President Barack Obama and Democrats capitulated on the debt ceiling deal, some of the nation’s major editorial pages lamented on Monday, while conservative newspapers cheered the tea party movement that forced liberals to compromise.
Consider the headlines alone: The New York Times: “To Escape Chaos, a Terrible Deal.” The Wall Street Journal: “A Tea Party Triumph.” USA Today: “Debt deal isn’t pretty, but it beats alternative.”
The Times took an extremely harsh tone in its critique of the deal, slamming Obama and congressional for “abandoning” their principles in the name of completing a deal, any deal, before Tuesday’s default deadline.
“There is little to like about the tentative agreement between Congressional leaders and the White House except that it happened at all,” the Times wrote. “The deal would avert a catastrophic government default, immediately and probably through the end of 2012. The rest of it is a nearly complete capitulation to the hostage-taking demands of Republican extremists.”
In suggesting Democrats will allow the Bush tax cuts to expire next year, the Times suggested they copy GOP tactics, or at least their resolve, ahead of next year’s elections.
“President Obama could have been more adamant in dealing with Republicans, perhaps threatening to use constitutional powers to ignore the debt ceiling if Congress abrogated its responsibility to raise it,” the paper wrote. “But this episode demonstrates the effectiveness of extortion. Reasonable people are forced to give in to those willing to endanger the national interest.
The Journal editorial page, which last week slammed tea partiers for holding up the deal proposed by House Speaker John Boehner (R-Ohio), called the agreement “a victory for the cause of smaller government.”
The paper took another shot at the right wing of the GOP — like the presidential candidate Rep. Michele Bachmann (R-Minn.) — with a preemptive shot at those who will oppose Sunday’s deal as not conservative enough.
“The same supposedly conservative Republicans and their talk radio minders may denounce this deal as a sellout, but we’ll be charitable and assume they’ve climbed so far out on the political ledge they don’t know how to climb back without admitting they were wrong,” the Journal wrote. “They’re right that this deal doesn’t ‘solve’ our fiscal crisis, but no such deal is possible as long as liberals run the Senate and White House.”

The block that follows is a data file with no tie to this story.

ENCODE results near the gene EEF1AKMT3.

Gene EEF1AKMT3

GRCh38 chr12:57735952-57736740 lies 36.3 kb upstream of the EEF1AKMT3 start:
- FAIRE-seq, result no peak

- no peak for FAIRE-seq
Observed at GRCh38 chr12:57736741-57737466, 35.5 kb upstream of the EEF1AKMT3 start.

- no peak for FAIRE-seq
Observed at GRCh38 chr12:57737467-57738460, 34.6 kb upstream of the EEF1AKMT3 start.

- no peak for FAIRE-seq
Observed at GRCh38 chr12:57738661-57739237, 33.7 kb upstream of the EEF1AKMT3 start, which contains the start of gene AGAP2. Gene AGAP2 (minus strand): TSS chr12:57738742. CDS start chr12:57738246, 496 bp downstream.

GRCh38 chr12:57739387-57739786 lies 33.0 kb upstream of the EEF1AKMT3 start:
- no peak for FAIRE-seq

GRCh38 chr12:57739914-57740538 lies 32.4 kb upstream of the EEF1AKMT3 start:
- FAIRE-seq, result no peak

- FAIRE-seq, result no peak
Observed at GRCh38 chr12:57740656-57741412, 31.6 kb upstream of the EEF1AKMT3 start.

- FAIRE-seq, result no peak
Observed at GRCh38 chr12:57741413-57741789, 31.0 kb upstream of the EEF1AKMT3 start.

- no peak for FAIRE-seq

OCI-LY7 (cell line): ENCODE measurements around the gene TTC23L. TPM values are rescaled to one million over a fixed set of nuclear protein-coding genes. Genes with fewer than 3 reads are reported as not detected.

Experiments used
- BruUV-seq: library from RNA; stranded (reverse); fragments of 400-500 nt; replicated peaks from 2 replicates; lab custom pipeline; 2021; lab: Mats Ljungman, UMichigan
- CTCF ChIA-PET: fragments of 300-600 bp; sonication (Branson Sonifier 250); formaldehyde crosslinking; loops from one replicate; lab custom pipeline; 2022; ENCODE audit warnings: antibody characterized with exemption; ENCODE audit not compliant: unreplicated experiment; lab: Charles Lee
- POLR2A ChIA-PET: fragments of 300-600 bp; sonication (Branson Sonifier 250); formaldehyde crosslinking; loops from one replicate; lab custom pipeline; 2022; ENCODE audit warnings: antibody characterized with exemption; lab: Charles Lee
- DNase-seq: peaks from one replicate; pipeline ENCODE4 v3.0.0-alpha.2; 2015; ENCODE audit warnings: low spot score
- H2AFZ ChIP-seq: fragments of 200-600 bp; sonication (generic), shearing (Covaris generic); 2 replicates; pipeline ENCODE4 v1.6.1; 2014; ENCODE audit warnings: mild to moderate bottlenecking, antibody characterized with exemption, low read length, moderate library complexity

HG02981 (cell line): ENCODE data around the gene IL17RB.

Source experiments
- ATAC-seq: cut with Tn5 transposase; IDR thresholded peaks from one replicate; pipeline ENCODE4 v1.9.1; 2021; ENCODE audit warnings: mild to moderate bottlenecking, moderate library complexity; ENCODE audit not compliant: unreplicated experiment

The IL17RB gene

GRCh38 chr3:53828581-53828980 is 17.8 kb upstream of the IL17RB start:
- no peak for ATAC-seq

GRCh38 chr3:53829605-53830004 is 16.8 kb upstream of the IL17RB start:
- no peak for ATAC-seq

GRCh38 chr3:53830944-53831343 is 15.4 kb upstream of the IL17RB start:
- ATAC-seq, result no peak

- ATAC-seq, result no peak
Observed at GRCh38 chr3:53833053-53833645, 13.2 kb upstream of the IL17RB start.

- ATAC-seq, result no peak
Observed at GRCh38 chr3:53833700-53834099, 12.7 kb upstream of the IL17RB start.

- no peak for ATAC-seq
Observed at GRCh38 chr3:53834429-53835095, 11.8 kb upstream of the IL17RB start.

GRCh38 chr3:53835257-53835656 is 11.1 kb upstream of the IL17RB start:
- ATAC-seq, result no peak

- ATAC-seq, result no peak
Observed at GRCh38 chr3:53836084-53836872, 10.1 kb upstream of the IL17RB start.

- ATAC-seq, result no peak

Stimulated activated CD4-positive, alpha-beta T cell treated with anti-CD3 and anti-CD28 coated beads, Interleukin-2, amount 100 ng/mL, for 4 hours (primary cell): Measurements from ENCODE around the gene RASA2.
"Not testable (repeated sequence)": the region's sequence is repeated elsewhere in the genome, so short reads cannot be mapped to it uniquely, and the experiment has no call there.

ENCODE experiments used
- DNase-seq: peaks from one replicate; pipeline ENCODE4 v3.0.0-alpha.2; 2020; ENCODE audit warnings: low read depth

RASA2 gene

The center-right editorial page at The Washington Post, without taking an identifiable position on the merits of the deal, expressed pessimism that the congressional super-committee and the trigger of across-the-board cuts if it fails to act will be any more successful at deficit reduction than were the White House and congressional negotiators.
“The point of having a trigger is to keep a credible threat: one that both sides can imagine deploying but that both sides desperately want to avoid,” the Post wrote. “This may be the only feasible solution at this late hour. It is not a solution of which anyone involved in this heart-stopping performance ought to be proud.”
USA Today struck a similar but more hopeful chord, suggesting the only thing good about the debt ceiling deal is that one was finally made.
“Assuming this legislation passes in time to avert the crisis, the near miss is good news,” the paper wrote. “Such things have a way of changing attitudes, and an attitude shift is just what the country needs — away from give-me-mine toward a commitment to shared sacrifice. But Congress had better get past its bickering and grasp this last chance to avoid injuring its constituents, or the experience is going to get a whole lot more personal and a whole lot more intense.”
Away from the nation’s media centers, editorial writers focused more on political concerns.
With an agreed-upon deal in place, Obama’s hometown Chicago Tribune proclaimed the best element of the process was bringing the debt debate home to average Americans.
“Perhaps most important for the long run, the American people emerge from this process much more aware that the enormity of their government’s borrowing — another day, another $4 billion — threatens the future prosperity of their children and their nation,” the paper wrote.
And the San Francisco Chronicle wrote that it hopes people remember the tea party tactics that won Republicans this weekend’s political victory.
“They may be feeling their oats today, but the Tea Partiers’ willingness to put the fragile economy at risk to score an ideological point should give pause to Americans who might otherwise be drawn to an agenda of ideological responsibility,” the paper wrote. “The Tea Party gamesmanship over the debt limit was an act of recklessness.”
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